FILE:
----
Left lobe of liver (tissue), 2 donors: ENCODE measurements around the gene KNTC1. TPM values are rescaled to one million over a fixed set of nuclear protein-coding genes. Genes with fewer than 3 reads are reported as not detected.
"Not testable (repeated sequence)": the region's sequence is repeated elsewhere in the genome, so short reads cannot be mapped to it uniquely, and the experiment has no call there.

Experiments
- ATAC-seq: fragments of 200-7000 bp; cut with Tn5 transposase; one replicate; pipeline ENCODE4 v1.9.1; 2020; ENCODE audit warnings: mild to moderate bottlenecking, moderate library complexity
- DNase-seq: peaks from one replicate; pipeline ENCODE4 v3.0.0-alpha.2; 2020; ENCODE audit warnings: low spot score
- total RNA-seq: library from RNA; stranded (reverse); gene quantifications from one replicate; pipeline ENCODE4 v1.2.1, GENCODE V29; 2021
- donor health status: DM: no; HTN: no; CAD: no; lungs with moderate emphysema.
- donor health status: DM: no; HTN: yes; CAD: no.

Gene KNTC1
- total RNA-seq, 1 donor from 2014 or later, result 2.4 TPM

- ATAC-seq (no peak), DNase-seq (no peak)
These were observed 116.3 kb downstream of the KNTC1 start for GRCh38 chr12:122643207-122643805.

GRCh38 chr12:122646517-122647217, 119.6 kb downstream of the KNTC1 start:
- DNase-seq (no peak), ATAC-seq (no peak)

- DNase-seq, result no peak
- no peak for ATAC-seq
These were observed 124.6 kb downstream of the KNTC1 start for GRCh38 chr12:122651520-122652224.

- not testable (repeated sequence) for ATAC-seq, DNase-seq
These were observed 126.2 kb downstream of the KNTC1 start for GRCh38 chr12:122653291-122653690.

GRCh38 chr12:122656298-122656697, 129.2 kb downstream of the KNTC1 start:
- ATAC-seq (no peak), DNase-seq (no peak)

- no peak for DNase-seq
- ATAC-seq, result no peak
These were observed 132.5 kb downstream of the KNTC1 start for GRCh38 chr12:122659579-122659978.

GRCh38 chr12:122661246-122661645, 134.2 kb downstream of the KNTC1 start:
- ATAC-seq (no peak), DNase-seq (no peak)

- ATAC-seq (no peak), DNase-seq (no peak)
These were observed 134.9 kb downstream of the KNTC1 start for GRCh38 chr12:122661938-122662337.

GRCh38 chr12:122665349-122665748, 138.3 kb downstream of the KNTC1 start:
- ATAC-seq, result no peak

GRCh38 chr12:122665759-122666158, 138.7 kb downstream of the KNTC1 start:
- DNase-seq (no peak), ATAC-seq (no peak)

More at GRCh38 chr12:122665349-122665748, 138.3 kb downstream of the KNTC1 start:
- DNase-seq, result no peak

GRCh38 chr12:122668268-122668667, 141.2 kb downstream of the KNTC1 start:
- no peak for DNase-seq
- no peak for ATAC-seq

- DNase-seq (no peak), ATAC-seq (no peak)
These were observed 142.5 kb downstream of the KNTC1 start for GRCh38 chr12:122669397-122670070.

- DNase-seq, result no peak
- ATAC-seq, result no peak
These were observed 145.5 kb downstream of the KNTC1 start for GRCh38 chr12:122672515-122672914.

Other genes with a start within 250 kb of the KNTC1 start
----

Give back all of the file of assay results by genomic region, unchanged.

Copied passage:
Left lobe of liver (tissue), 2 donors: ENCODE measurements around the gene KNTC1. TPM values are rescaled to one million over a fixed set of nuclear protein-coding genes. Genes with fewer than 3 reads are reported as not detected.
"Not testable (repeated sequence)": the region's sequence is repeated elsewhere in the genome, so short reads cannot be mapped to it uniquely, and the experiment has no call there.

Experiments
- ATAC-seq: fragments of 200-7000 bp; cut with Tn5 transposase; one replicate; pipeline ENCODE4 v1.9.1; 2020; ENCODE audit warnings: mild to moderate bottlenecking, moderate library complexity
- DNase-seq: peaks from one replicate; pipeline ENCODE4 v3.0.0-alpha.2; 2020; ENCODE audit warnings: low spot score
- total RNA-seq: library from RNA; stranded (reverse); gene quantifications from one replicate; pipeline ENCODE4 v1.2.1, GENCODE V29; 2021
- donor health status: DM: no; HTN: no; CAD: no; lungs with moderate emphysema.
- donor health status: DM: no; HTN: yes; CAD: no.

Gene KNTC1
- total RNA-seq, 1 donor from 2014 or later, result 2.4 TPM

- ATAC-seq (no peak), DNase-seq (no peak)
These were observed 116.3 kb downstream of the KNTC1 start for GRCh38 chr12:122643207-122643805.

GRCh38 chr12:122646517-122647217, 119.6 kb downstream of the KNTC1 start:
- DNase-seq (no peak), ATAC-seq (no peak)

- DNase-seq, result no peak
- no peak for ATAC-seq
These were observed 124.6 kb downstream of the KNTC1 start for GRCh38 chr12:122651520-122652224.

- not testable (repeated sequence) for ATAC-seq, DNase-seq
These were observed 126.2 kb downstream of the KNTC1 start for GRCh38 chr12:122653291-122653690.

GRCh38 chr12:122656298-122656697, 129.2 kb downstream of the KNTC1 start:
- ATAC-seq (no peak), DNase-seq (no peak)

- no peak for DNase-seq
- ATAC-seq, result no peak
These were observed 132.5 kb downstream of the KNTC1 start for GRCh38 chr12:122659579-122659978.

GRCh38 chr12:122661246-122661645, 134.2 kb downstream of the KNTC1 start:
- ATAC-seq (no peak), DNase-seq (no peak)

- ATAC-seq (no peak), DNase-seq (no peak)
These were observed 134.9 kb downstream of the KNTC1 start for GRCh38 chr12:122661938-122662337.

GRCh38 chr12:122665349-122665748, 138.3 kb downstream of the KNTC1 start:
- ATAC-seq, result no peak

GRCh38 chr12:122665759-122666158, 138.7 kb downstream of the KNTC1 start:
- DNase-seq (no peak), ATAC-seq (no peak)

More at GRCh38 chr12:122665349-122665748, 138.3 kb downstream of the KNTC1 start:
- DNase-seq, result no peak

GRCh38 chr12:122668268-122668667, 141.2 kb downstream of the KNTC1 start:
- no peak for DNase-seq
- no peak for ATAC-seq

- DNase-seq (no peak), ATAC-seq (no peak)
These were observed 142.5 kb downstream of the KNTC1 start for GRCh38 chr12:122669397-122670070.

- DNase-seq, result no peak
- ATAC-seq, result no peak
These were observed 145.5 kb downstream of the KNTC1 start for GRCh38 chr12:122672515-122672914.

Other genes with a start within 250 kb of the KNTC1 start